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Lee Jones Ė Swish.

Lee Jones (guitar and keyboards).





Lee Jones - Swish

1. Swish
2. Majik
3. One Little Blue Note
4. Cookin' On Gas
5. Retrospective
6. Halfway House
7. Dorian Diversion
8. Out Of The Day
9. Swish (Jam Mix)

Lee Jones (guitar and keyboards), Pete Parkinson (saxes and flute), Ben Thomas (trumpet), Alex Steele (keyboards), Frazer Snell and Mark Smith (electric bass), Zoltan Dekany (double bass), Chris Dagley (drums)

rec. Planet Zog studios, Hertfordshire


Lee Jones was born in 1984 and has already picked up a Jazz FM "Best New Instrumentalist of the Year" award. Iím not sure if heís still currently studying for his Bmus. Jazz degree at the Birmingham Conservatoire but this disc certainly sounds like post-graduate work to me, however much I may personally dislike the style.

And the style is fusion, a meld of George Benson, Larry Carlton, maybe some Pat Metheny as well. Itís effortlessly fluent and malleable and establishes a firm groove from the outset. Swish is the title track and it returns, rather like the Aria of the Goldberg Variations, at the end of the disc but this time as a jam mix Ė a device Bach unaccountably overlooked in his immortal masterpiece. It opens with a funky shake down with tightly muted trumpet (Ben Thomas) and some take-off guitar work. In Majik one finds some nicely lyric saxophone from Pete Parkinson, equally fine piano from Alex Steele and tight sectional work from the rhythm section. One Little Blue Note is the expected hard bop homage whereas weíre pitched straight back into the funkier shores of fusion with the next track, Cookiní on Gas.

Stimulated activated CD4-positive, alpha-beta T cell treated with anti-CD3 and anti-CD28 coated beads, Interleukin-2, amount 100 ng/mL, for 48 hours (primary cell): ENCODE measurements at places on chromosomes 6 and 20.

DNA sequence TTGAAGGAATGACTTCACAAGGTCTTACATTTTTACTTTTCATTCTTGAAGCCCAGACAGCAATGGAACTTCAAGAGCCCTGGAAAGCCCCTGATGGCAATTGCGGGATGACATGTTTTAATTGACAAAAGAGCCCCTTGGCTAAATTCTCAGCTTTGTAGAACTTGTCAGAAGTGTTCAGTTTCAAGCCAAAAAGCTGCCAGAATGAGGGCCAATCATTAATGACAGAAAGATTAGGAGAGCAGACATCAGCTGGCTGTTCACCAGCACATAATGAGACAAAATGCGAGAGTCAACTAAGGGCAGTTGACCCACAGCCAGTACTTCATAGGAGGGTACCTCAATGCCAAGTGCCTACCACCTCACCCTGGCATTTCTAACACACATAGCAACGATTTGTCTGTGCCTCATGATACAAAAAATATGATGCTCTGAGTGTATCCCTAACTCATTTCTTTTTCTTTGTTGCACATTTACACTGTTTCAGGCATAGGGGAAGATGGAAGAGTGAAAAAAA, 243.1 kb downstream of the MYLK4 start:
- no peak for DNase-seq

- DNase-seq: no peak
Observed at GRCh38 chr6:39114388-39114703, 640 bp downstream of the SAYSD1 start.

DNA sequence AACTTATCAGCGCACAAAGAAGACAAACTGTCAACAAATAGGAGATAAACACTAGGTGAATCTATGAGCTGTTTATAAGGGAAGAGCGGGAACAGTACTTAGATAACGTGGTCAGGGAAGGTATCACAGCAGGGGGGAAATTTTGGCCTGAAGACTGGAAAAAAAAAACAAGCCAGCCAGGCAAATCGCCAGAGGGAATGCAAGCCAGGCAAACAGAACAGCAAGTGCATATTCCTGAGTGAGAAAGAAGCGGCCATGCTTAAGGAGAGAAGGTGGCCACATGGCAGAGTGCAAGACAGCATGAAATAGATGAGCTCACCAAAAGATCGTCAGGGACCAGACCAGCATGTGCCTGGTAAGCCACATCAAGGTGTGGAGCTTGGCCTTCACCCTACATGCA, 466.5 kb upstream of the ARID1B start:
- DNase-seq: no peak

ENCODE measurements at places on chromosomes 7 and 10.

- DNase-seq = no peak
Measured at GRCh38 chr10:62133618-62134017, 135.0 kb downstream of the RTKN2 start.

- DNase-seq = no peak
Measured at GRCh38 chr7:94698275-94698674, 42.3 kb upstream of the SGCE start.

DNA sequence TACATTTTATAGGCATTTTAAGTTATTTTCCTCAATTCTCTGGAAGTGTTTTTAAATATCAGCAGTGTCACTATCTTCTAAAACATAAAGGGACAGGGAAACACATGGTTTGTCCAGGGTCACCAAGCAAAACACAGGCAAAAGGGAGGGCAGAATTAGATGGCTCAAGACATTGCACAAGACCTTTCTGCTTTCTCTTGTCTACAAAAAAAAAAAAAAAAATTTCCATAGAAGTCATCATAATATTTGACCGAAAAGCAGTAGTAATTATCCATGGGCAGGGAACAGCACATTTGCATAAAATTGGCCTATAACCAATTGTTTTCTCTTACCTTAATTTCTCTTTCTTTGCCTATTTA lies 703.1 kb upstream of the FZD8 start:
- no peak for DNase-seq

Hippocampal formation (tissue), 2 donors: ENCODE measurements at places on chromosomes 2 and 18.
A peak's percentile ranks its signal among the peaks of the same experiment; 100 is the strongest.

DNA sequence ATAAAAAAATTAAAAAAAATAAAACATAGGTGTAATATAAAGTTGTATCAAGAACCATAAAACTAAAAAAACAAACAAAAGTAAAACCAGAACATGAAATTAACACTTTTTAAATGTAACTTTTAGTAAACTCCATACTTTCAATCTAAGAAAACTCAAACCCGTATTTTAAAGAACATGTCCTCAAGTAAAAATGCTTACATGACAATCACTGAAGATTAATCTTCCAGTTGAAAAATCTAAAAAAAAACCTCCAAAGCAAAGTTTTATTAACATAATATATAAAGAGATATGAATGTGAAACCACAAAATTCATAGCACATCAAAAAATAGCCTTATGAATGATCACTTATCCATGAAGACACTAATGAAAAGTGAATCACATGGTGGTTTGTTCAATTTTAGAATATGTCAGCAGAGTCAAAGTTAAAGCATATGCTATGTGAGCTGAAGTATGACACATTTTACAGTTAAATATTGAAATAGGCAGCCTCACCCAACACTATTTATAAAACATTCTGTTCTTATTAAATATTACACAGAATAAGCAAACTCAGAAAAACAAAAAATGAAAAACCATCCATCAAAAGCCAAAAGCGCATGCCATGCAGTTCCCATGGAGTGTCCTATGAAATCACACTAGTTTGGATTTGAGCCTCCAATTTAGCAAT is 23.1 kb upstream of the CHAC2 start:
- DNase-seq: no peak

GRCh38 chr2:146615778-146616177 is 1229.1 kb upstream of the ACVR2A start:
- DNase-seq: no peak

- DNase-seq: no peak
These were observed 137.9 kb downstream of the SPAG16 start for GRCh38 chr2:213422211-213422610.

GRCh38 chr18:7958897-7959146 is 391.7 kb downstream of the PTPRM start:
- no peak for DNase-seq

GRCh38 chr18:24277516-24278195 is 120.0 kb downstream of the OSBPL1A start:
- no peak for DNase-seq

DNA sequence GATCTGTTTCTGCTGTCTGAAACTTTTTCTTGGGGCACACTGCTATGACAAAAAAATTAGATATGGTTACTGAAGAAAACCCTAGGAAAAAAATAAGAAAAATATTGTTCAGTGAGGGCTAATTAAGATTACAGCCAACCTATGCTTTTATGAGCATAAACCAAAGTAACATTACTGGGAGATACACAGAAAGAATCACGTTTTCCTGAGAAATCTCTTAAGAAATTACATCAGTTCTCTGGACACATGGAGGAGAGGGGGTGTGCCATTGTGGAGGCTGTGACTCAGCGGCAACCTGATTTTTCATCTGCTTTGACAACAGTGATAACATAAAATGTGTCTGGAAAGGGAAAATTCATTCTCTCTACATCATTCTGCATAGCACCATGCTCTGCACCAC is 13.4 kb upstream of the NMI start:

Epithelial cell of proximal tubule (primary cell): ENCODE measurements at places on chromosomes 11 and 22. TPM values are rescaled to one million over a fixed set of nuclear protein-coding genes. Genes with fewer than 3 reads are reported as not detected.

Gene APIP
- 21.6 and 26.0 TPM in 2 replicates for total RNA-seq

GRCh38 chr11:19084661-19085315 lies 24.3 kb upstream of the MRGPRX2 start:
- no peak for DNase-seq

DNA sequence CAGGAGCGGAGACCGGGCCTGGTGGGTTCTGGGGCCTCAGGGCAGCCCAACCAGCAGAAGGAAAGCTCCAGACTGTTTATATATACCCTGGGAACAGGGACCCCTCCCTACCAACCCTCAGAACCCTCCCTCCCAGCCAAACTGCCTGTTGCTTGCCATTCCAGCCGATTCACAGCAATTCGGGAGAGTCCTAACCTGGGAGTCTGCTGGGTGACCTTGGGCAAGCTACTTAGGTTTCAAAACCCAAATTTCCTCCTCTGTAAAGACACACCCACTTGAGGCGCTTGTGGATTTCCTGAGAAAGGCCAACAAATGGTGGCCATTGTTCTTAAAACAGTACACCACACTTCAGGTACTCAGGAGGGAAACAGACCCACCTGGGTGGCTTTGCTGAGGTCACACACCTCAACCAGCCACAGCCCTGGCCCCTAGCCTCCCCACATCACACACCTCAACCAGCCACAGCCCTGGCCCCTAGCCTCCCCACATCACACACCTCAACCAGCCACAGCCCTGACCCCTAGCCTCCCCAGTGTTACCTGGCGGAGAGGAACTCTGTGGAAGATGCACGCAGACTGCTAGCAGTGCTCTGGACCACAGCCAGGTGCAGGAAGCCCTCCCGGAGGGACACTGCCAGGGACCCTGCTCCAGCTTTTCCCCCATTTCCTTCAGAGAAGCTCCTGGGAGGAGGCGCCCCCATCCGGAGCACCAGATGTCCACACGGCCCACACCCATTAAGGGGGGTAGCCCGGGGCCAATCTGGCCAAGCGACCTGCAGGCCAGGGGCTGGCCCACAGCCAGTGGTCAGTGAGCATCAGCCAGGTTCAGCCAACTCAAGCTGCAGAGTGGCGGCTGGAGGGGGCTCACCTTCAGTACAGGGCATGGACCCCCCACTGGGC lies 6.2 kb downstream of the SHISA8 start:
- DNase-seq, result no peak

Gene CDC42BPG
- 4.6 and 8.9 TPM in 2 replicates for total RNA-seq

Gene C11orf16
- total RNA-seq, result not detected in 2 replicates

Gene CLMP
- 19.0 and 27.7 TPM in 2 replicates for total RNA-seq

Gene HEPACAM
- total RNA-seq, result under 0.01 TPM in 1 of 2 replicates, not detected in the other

The shifting metres and colours of the rhythm section are at their best in something like Retrospective where they support the appealing sax lines. Parkinson also enlarges the range of colours of the band with his flute work on Halfway House. Thereís a good, long guitar solo from the leader on Dorian Diversion, an academic sounding title for an otherwise over-long tune. Lee Jonesís best playing is reserved for Out of the Day, a delightful song made more so by virtue of his articulate single string and chordal work. Itís the kind of playing in which he comes closest to the lyric playing of, say, Martin Taylor.

Still, Lee Jones has clearly found a niche early in his career and has a powerfully strong technical basis on which to expand. Too many of these cuts are too alike, despite the variety of instrumentation and rhythm that Jones has introduced. But the disc as a whole is, Iím sure, a harbinger of even better things to come.

Jonathan Woolf



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